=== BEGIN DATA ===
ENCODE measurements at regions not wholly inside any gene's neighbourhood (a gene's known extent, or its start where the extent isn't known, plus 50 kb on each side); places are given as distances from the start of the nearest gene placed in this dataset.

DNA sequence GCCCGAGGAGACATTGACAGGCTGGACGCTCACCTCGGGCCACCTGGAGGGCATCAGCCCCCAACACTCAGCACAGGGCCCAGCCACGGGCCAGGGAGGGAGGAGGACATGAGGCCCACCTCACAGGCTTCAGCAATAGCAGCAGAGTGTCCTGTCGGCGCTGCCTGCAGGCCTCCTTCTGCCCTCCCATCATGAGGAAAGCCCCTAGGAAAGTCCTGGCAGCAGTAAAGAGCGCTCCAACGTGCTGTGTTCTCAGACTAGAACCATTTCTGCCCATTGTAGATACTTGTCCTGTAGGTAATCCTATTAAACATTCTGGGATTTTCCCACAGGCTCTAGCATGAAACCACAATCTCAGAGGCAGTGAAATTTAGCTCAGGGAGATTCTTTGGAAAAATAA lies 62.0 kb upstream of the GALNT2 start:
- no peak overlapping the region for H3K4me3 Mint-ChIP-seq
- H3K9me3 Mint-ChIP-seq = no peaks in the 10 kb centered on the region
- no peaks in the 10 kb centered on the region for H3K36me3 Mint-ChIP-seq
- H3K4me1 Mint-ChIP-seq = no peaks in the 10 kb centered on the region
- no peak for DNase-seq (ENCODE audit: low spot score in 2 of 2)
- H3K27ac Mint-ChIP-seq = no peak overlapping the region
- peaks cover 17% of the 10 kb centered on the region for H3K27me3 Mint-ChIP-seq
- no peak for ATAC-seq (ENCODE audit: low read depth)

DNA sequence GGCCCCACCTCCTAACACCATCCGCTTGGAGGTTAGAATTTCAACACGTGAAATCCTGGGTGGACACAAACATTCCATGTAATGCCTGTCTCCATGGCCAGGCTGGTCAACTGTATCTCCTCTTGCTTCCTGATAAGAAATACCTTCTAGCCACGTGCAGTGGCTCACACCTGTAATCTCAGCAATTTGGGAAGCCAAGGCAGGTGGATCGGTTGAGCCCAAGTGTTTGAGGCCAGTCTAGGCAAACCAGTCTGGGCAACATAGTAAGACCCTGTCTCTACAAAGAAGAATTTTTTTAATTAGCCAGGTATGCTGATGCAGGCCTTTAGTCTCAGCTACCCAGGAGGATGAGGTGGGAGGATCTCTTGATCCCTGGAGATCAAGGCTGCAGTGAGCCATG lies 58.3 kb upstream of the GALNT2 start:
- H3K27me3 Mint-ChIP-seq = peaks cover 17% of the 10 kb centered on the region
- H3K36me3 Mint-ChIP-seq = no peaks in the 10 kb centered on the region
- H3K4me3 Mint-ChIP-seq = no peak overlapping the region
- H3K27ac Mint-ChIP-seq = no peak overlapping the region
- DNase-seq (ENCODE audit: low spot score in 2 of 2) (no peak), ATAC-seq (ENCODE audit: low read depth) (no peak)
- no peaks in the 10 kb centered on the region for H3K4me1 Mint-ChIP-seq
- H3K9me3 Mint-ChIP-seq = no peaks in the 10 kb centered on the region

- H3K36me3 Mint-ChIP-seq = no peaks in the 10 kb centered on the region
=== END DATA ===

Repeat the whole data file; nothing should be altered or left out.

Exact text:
ENCODE measurements at regions not wholly inside any gene's neighbourhood (a gene's known extent, or its start where the extent isn't known, plus 50 kb on each side); places are given as distances from the start of the nearest gene placed in this dataset.

DNA sequence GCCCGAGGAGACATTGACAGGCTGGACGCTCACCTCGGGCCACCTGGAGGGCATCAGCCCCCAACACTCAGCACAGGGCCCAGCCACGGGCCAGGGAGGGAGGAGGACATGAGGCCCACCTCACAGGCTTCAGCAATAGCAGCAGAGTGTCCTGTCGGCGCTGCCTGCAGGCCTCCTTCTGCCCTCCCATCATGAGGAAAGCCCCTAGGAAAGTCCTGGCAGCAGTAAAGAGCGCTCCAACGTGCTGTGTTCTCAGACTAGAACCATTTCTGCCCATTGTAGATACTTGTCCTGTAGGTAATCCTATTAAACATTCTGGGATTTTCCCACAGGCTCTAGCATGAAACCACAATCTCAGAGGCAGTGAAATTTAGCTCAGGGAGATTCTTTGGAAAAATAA lies 62.0 kb upstream of the GALNT2 start:
- no peak overlapping the region for H3K4me3 Mint-ChIP-seq
- H3K9me3 Mint-ChIP-seq = no peaks in the 10 kb centered on the region
- no peaks in the 10 kb centered on the region for H3K36me3 Mint-ChIP-seq
- H3K4me1 Mint-ChIP-seq = no peaks in the 10 kb centered on the region
- no peak for DNase-seq (ENCODE audit: low spot score in 2 of 2)
- H3K27ac Mint-ChIP-seq = no peak overlapping the region
- peaks cover 17% of the 10 kb centered on the region for H3K27me3 Mint-ChIP-seq
- no peak for ATAC-seq (ENCODE audit: low read depth)

DNA sequence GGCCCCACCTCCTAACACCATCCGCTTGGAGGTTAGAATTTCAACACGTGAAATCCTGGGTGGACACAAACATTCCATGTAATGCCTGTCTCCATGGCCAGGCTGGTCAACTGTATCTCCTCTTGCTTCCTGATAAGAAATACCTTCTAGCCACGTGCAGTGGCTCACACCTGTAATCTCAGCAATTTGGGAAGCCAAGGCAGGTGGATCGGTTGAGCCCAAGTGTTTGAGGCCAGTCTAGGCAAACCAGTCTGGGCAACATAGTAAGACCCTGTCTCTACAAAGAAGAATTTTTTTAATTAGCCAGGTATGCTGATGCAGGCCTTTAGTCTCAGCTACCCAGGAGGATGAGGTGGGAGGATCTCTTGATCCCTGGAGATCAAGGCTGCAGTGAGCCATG lies 58.3 kb upstream of the GALNT2 start:
- H3K27me3 Mint-ChIP-seq = peaks cover 17% of the 10 kb centered on the region
- H3K36me3 Mint-ChIP-seq = no peaks in the 10 kb centered on the region
- H3K4me3 Mint-ChIP-seq = no peak overlapping the region
- H3K27ac Mint-ChIP-seq = no peak overlapping the region
- DNase-seq (ENCODE audit: low spot score in 2 of 2) (no peak), ATAC-seq (ENCODE audit: low read depth) (no peak)
- no peaks in the 10 kb centered on the region for H3K4me1 Mint-ChIP-seq
- H3K9me3 Mint-ChIP-seq = no peaks in the 10 kb centered on the region

- H3K36me3 Mint-ChIP-seq = no peaks in the 10 kb centered on the region